African Inventor Assists Curious Infants


During a visit to the U.S., my foreign staff from Congo asked me after dinner one night to go shopping for a “Bumbo chair.” Quite honestly, I had no idea what in the world they were talking about. My children are college-aged so it has been a long time since they were infants. I had never heard of such a thing. Initially I thought, perhaps, in their broken English they were mispronouncing the words. But to my surprise, I soon learned that such a thing did exist. Not only did it exist, but it was so popular that my staff in Congo and in Samoa knew what it was. I was embarrassed that I did not.

One day in South Africa, a grandfather by the name of Johan Buitendach, an inventor and toolmaker by trade, was babysitting his infant grandson. His curious grandson was eager to look around, but at just seven weeks old, was struggling to sit up and could not see the world he desperately wanted to observe. Grandpa wanting to satisfy his curiosity attempted to accommodate his young grandson by propping him up with pillows. This proved to be unsuccessful with the little one slipping to the side. The realization came to Johan then, a seat that would support his young grandson and allow him to sit, unassisted, without falling to the side. Violà…the Bumbo Baby Seat was born!

Invented in 2001, the Bumbo seat has become a popular favorite of parents of infants worldwide and has won many awards. The factory located in South Africa, as of 2009, produces 100,000 seats per month and continues to export them all over the world. This wildly popular infant chair is made out of a soft foam made of non-toxic materials and comes in a variety of colors. It is easy to clean, durable and now comes with a restraint belt. The chair is designed to help a baby sit upright and is intended for children from 3 to 14 months with the one requirement that the child must be able to hold his or her head up. It enables a baby to sit upright and fits the baby’s posture with a contoured seat.  The idea behind the seat is to encourage the baby’s interest in their environment, thus stimulating brain development and curiosity. It is also touted as a lifesaver for busy Moms with too much to do and not enough hands.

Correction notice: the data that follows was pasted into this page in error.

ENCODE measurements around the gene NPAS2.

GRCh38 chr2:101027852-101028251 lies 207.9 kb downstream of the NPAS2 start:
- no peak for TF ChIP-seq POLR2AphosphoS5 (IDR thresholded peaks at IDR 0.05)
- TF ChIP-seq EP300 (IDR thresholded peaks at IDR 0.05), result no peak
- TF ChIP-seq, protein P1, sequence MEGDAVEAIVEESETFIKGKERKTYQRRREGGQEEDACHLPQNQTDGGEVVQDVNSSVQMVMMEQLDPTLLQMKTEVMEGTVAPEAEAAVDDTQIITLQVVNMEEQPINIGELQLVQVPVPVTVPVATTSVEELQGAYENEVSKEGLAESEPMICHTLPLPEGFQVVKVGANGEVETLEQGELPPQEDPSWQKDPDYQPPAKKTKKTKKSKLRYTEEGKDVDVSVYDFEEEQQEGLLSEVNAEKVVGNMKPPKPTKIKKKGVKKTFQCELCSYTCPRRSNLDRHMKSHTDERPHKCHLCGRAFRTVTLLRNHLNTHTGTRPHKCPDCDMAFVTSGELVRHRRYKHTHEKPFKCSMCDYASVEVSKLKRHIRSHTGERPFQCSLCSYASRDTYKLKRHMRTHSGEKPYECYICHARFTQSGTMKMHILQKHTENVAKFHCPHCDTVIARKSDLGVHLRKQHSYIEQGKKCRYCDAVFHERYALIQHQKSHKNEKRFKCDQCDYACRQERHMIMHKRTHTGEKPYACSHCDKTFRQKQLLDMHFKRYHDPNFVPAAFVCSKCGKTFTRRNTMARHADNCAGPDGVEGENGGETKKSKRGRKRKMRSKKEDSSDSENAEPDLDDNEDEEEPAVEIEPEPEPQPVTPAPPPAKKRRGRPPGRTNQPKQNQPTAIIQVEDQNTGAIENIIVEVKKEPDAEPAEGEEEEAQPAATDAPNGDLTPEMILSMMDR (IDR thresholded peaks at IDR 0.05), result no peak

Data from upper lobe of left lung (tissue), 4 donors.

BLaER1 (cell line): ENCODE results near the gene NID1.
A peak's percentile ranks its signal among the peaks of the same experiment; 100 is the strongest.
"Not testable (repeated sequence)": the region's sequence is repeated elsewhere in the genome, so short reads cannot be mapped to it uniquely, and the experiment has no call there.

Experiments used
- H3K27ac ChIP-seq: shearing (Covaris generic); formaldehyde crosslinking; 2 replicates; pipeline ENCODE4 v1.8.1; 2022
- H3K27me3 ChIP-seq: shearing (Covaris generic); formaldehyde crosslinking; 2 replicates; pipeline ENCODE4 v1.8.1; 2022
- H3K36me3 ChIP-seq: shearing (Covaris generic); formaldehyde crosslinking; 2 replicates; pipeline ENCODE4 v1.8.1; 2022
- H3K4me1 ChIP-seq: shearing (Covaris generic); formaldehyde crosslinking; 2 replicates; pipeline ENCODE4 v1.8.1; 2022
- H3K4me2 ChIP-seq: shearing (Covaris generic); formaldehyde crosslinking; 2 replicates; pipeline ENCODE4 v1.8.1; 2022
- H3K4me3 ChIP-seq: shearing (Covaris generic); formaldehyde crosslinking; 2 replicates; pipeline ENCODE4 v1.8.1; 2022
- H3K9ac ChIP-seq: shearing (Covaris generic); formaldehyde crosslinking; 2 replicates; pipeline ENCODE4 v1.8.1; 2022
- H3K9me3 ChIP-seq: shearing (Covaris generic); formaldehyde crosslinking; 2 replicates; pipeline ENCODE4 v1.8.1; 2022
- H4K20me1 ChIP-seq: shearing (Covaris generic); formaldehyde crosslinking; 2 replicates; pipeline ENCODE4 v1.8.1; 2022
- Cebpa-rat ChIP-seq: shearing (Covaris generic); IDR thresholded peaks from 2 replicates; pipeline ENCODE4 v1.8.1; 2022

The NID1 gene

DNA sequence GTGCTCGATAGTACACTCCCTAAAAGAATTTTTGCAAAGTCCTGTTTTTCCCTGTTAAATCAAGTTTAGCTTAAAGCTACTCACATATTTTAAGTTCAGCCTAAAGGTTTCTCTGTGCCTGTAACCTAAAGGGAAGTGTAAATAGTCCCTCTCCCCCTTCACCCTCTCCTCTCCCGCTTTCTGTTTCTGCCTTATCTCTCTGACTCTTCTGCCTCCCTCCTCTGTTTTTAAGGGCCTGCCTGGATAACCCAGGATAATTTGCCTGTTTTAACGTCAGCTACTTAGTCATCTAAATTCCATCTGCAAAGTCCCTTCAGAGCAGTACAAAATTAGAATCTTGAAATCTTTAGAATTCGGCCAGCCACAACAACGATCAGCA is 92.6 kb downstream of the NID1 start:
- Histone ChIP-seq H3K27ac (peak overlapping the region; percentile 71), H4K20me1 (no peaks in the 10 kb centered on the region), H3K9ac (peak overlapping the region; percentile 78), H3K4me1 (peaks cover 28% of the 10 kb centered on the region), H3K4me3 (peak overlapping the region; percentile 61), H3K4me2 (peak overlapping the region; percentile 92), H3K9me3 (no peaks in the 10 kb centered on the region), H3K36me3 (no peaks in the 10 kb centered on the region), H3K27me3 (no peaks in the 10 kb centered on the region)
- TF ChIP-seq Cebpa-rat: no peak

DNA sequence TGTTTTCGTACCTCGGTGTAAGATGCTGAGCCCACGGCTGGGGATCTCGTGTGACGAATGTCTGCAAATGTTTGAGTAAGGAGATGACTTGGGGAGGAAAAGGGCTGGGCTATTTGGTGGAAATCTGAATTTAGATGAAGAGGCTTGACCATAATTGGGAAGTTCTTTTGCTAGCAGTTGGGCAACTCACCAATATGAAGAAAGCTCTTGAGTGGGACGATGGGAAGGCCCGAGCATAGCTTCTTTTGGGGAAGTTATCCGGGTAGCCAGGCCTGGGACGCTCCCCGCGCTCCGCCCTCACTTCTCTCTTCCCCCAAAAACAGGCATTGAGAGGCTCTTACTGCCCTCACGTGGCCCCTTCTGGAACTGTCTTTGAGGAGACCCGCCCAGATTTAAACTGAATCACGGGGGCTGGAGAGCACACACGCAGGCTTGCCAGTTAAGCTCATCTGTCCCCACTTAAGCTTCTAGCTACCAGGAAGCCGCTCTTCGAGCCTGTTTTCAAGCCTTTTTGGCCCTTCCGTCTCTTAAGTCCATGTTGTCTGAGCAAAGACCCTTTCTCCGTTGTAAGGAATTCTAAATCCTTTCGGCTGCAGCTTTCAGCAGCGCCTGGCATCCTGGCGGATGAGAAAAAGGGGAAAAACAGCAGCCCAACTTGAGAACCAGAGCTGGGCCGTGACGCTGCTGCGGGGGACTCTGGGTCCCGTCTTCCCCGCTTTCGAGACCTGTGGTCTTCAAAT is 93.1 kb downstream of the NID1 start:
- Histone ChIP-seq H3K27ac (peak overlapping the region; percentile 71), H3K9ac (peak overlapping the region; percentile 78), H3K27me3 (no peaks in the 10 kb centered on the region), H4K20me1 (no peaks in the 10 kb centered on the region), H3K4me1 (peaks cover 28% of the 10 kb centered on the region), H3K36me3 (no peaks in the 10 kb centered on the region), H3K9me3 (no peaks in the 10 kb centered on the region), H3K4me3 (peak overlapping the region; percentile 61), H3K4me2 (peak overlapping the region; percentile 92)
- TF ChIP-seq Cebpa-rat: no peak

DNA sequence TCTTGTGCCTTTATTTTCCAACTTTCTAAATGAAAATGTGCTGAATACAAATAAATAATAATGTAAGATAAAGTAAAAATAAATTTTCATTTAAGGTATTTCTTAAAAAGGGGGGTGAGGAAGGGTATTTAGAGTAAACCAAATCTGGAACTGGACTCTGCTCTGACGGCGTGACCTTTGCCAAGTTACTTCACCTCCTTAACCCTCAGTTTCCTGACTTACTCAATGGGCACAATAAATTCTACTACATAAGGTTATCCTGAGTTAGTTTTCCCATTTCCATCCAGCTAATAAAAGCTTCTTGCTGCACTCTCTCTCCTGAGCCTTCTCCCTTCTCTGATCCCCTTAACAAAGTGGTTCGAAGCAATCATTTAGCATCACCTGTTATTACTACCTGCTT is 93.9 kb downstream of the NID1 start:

Adversaries of the seat however, argue that children are encouraged to sit up at too early of an age and this encourages poor posture and could possibly increase issues with a child’s physical development. Additionally, the seat was voluntarily recalled in August 2012 due to numerous issues with children being injured due to falls, including cracked skulls when the chair was in use. These issues though were due to the chair not having a restraint belt (which now is included on the chair) or using the chair in ways for which it was not intended. For instance, the chair is to be used only on the floor level and never on an elevated surface.  It is also never to be used in the bathtub or as a car seat. Children are also never to be left unattended while in the seat.  The seat now comes with a restraint belt and warnings listed clearly on the chair.

The chair sells at a variety of retail stores for approximately $40 to $45 and continues to be popular with parents. Additional items now being sold include the Bumbo Step Stool, Bumbo™ Play Tray, Bumbo Toilet Trainer, Bumbo Booster Seat. Whether your child was adopted from Congo, Bulgaria or Nicaragua, the Bumbo Seat is fun and comfortable for your young child, just be sure to use it as it is intended to be used!

Photo Credit: Pixel Pro Photography

Sonja Brown works as the International Program Director for MLJ Adoptions’ programs in Burkina Faso, Democratic Republic of Congo, Haiti and Samoa. Sonja is also proud to work directly with our Individualized Country Program families who are adopting from countries where no adoption service providers currently operate.